* On the other end of the social system would be savagery, the total breakdown of the social system leaving the majority in serious danger. | When did the boys start to become savage? | - Jack is the first one who becomes savage he goes hysterical over killing a pig. - They boys suddenly painted their faces thinking they would become a true hunter. - The boys split into two tribes , one civilized and the other uncivilized.
The character of Jack in Lord of the Flies serves to highlight the uneven cruelty and power distributed through society. His character depicts a battle between good and evil, this theme is one that was influenced by Golding's own experiences in World War two. Jack represents the breakdown in society and how the “blood thirsty”, savagery in human nature can cause the fall of man and lead to autocratic tribalism. Jack’s craving for power is made evident right from the beginning of the novel. when the boys decide that they “ought to have a chief”, Jack jumps at the chance with “simple arrogance”, and states that its because he is “chapter chorister”, and can “sing C sharp”,so in other words, for no valid reason at all.
All Individuals Have a Natural Capacity for Brutality In the novel Lord of the Flies, by William Golding, a group of young boys are stranded on an island and must learn to cooperate with one another to survive. The characters are civil at first, but as the shackles of civilization start to fade later on start to become beasts. Because William Golding was distraught over the brutality of World War II, he develops this theme throughout the story. The boys’ inclination towards violence in Lord of the Flies illustrates that all individuals have a natural capacity for brutality. Roger is one character who unleashes his inner brutality after being once confined by the expectation of society.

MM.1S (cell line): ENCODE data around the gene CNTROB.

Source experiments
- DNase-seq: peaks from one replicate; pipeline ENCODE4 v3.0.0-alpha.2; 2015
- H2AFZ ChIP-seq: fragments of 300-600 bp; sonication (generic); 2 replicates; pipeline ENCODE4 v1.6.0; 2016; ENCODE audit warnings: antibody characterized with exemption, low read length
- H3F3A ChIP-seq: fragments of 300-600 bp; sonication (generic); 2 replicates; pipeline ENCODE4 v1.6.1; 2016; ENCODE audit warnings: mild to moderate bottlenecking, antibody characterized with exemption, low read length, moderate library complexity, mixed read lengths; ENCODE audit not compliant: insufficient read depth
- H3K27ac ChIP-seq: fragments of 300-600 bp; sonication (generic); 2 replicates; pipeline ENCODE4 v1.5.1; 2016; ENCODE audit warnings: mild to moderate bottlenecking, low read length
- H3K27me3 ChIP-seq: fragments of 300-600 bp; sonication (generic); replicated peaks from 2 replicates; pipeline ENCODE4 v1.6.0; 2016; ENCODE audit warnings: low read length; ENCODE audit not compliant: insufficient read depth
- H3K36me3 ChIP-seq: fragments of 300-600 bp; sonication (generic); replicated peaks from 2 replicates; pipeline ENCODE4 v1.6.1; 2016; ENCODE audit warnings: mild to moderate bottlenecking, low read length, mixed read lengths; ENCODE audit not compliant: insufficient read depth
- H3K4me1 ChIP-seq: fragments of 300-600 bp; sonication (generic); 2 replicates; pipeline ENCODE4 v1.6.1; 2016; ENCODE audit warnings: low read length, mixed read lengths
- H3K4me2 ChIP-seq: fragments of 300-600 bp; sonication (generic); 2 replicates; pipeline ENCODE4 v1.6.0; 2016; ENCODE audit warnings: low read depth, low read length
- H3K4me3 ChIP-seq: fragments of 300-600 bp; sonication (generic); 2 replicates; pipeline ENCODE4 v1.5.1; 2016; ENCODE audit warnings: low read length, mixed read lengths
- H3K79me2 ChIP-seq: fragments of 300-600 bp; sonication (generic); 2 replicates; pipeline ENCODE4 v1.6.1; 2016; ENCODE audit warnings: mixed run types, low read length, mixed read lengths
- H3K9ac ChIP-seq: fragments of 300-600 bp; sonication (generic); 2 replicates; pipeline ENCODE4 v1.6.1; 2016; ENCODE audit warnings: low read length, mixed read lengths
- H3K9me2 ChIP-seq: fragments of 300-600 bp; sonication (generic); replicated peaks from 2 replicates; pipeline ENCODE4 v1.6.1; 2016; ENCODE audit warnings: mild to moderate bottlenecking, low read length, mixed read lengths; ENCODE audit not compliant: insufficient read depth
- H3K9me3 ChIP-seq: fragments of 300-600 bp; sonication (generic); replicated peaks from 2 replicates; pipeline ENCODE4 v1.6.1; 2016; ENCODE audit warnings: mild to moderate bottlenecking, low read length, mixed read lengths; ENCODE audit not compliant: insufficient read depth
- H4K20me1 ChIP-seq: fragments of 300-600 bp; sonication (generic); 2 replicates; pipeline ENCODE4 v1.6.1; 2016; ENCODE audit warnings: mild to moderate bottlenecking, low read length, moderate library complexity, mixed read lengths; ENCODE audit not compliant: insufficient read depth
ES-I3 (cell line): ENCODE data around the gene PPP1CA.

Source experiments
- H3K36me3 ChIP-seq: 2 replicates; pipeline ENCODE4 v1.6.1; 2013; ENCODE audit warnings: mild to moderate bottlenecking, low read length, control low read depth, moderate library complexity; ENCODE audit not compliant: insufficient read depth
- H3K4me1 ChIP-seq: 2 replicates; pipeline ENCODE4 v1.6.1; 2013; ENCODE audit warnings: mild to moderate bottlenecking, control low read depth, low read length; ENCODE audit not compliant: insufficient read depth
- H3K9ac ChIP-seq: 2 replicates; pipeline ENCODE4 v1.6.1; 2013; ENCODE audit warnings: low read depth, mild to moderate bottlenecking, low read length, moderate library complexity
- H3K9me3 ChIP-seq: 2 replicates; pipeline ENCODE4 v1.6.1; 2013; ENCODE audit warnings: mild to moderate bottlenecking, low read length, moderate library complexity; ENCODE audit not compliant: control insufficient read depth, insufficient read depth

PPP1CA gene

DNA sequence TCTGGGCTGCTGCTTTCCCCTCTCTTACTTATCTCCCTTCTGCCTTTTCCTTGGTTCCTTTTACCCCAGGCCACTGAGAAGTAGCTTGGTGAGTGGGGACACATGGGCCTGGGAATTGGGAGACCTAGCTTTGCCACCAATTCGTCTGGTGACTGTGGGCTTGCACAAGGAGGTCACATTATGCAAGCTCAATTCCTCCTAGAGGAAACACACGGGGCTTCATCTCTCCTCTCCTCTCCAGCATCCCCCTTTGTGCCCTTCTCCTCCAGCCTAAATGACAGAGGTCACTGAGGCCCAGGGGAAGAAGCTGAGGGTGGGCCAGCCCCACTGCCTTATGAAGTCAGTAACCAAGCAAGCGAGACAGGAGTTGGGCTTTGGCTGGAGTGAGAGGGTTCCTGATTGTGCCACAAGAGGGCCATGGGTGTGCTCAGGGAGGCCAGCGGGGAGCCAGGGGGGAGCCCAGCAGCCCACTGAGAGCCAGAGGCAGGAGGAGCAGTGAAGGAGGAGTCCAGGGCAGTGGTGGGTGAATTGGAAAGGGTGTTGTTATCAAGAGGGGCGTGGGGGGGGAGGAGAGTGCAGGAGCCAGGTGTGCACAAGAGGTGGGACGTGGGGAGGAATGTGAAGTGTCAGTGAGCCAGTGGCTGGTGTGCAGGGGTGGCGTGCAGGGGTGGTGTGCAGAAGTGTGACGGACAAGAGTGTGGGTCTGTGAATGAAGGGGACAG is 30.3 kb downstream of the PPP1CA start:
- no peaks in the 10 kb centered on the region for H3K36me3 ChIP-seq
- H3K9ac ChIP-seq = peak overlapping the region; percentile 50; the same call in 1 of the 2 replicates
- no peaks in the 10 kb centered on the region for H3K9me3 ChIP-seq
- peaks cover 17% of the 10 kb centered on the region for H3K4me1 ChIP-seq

Deep inside every person lurks a savage and dark side. However, if never pushed to the brink of mental capacity and catastrophe, this darkness might never be seen. In William Golding’s Lord Of the Flies, the reader witnesses young boys brought to an untamed island, and they soon become very untamed themselves. Proof of this is found when the more fearful the boys become of the beast, the more savage they become. Also, they turn off their emotions, allowing them to kill their old friends and acquaintances.
However, by the end of the novel when the conch shell breaks at a confrontation between Jack and Ralp, this exemplifies the complete loss of order and democracy. Simon liked to have time by himself to avoid the bickering between the other boys. Simon found a clearing away from everyone else and eventually stumbled across the beast that everyone in the tribe was so terrified by. Simon ran to tell the tribe that the beast was just a dead parachutist. However, while Simon was trying to explain that the beast was not real he was mistaken for the beast.